I'm trying to find the resistance across a plate made up of different materials. Do my formulas and method make sense - will they yield the correct answer?

Reference I'm using: http://web.mit.edu/6.013_book/www/chapter7/7.2.html

I'm starting with equation (3) for the voltage/potential in a material with varying conductance, setting Φ = 1 at one edge, and to 0 at the other for the boundary conditions: $$ \nabla\ \cdot\ \sigma \nabla \Phi\ = 0 $$

Right now, I'm solving this numerically with Mathematica. Once I get the solution for Φ, I just use $$J = \sigma \nabla\Phi$$ to get the current density.

Then I just integrate along one of the edges of the platter to find the total current:

$$ I = \int_{edge} J dx $$

And finally find the resistance with R=I/V.....

Should that work? Thanks for any advice/pointers/solutions, thanks!

  • $\begingroup$ The quantity you're calculating is not just effective. It is the resistance. $\endgroup$
    – Nanite
    Apr 12, 2016 at 17:32
  • $\begingroup$ Indeed to solve this your main difficulty is solving the PDE in the first place. Calculating the total current is then sort of a trivial afterthought. To numerically solve I would recommend finite volume method solvers such as FiPy. $\endgroup$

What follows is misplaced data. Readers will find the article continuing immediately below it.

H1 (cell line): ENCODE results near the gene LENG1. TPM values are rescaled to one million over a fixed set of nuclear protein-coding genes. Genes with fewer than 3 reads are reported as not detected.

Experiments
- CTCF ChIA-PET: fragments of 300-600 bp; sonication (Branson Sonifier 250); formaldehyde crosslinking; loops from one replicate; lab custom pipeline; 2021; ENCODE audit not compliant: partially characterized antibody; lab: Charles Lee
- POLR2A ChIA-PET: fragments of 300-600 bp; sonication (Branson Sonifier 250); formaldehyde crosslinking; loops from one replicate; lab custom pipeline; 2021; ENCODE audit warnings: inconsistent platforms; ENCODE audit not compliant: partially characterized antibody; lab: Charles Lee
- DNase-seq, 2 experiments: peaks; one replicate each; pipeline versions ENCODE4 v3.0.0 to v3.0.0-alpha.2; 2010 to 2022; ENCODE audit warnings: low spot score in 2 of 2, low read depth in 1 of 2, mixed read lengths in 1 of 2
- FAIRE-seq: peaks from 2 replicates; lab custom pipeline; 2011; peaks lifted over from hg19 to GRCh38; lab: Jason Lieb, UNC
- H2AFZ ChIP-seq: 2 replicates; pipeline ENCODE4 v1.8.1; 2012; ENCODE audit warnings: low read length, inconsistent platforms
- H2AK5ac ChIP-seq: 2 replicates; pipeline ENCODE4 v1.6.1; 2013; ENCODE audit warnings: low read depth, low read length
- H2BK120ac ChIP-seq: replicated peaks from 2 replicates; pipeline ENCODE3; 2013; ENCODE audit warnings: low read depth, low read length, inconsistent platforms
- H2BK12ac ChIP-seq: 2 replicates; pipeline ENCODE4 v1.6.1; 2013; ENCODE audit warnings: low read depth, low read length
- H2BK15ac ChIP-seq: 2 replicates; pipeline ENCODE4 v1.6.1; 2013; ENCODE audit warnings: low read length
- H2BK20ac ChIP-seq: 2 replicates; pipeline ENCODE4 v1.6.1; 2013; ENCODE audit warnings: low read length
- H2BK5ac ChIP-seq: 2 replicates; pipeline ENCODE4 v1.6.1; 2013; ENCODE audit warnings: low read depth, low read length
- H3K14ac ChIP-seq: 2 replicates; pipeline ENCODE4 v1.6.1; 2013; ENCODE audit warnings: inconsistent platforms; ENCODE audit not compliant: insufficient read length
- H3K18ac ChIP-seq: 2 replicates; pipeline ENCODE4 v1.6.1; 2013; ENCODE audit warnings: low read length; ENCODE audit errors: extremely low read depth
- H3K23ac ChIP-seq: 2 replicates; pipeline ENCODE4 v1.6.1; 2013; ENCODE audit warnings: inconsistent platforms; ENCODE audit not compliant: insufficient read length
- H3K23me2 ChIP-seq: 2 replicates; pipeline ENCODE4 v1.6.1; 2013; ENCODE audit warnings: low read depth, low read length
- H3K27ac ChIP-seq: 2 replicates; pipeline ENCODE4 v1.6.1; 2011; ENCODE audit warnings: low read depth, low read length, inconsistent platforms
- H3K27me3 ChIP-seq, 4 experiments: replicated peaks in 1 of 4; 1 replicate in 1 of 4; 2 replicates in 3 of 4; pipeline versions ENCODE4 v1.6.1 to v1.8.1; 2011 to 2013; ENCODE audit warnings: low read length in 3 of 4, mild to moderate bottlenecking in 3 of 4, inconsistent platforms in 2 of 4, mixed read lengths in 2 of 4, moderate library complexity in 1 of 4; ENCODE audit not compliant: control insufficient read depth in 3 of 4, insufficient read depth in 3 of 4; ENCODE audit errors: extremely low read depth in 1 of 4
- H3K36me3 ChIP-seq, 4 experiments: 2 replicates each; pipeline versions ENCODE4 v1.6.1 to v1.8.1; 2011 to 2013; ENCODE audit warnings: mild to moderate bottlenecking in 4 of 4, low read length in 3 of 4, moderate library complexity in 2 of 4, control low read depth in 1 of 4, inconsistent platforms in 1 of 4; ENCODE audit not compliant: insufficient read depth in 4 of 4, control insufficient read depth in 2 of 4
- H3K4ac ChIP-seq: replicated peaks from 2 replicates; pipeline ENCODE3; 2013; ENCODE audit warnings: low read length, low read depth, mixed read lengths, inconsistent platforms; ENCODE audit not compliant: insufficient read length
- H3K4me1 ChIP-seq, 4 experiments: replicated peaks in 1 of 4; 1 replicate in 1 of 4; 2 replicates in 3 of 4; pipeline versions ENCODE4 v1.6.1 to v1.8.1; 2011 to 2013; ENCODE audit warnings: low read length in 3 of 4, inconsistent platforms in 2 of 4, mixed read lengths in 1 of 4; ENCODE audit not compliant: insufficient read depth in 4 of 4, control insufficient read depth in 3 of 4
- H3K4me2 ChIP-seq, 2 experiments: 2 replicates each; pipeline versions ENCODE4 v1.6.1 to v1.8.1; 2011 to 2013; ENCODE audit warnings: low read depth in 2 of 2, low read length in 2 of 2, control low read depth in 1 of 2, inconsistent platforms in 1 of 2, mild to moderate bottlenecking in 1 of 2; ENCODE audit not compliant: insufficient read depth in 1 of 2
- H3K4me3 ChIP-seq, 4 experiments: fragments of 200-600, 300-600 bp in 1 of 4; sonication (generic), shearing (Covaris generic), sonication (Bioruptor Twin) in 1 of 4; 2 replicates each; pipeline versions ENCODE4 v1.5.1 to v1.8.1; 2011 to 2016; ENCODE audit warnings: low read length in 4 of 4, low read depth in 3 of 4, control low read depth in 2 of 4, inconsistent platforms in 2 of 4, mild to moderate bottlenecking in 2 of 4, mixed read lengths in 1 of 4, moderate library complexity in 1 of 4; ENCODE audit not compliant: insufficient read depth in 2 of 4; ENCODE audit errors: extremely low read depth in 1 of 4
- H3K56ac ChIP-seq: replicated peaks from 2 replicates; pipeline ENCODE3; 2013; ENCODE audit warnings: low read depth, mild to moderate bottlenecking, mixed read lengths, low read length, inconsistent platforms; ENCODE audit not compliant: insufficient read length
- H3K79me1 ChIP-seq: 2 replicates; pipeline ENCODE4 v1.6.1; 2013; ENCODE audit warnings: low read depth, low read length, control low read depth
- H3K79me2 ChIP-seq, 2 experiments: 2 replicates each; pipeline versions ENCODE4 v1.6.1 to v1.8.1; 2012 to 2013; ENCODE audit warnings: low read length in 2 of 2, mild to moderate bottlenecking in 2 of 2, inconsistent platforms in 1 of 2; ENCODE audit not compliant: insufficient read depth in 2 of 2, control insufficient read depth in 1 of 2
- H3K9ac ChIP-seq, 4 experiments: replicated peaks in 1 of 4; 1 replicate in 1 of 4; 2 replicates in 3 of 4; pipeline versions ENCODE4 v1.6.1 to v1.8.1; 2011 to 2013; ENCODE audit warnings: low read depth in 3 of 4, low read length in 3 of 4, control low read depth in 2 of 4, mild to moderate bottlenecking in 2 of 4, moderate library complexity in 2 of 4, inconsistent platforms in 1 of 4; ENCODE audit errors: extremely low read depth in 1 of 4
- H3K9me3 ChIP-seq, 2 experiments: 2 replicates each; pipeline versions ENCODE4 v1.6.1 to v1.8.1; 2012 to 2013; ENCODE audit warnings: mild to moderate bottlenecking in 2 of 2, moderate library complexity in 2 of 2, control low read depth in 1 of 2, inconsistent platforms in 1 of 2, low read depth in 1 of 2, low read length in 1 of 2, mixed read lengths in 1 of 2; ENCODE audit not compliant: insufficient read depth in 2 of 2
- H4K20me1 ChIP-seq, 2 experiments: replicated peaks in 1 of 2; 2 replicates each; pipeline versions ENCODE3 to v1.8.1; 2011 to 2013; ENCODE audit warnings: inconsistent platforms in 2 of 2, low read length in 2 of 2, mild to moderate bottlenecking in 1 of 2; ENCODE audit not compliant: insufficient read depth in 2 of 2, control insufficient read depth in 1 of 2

– Nanite
    Apr 12, 2016 at 17:33
  • $\begingroup$ Well, like I said, I'm a little rusty on the terminology ;p Thanks for the advice though. I'm using Mathematica, it seems to be working OK. Updated question to be a little clearer. $\endgroup$
    – Eriek
    Apr 12, 2016 at 18:36
  • $\begingroup$ Well, I can put an official Answer but it would simply be "Yes." :-) Your approach should indeed work. $\endgroup$
    – Nanite
    Apr 12, 2016 at 18:41
  • $\begingroup$ Restance? Do you want to edit the title? $\endgroup$
    – M. Enns
    Apr 12, 2016 at 19:05


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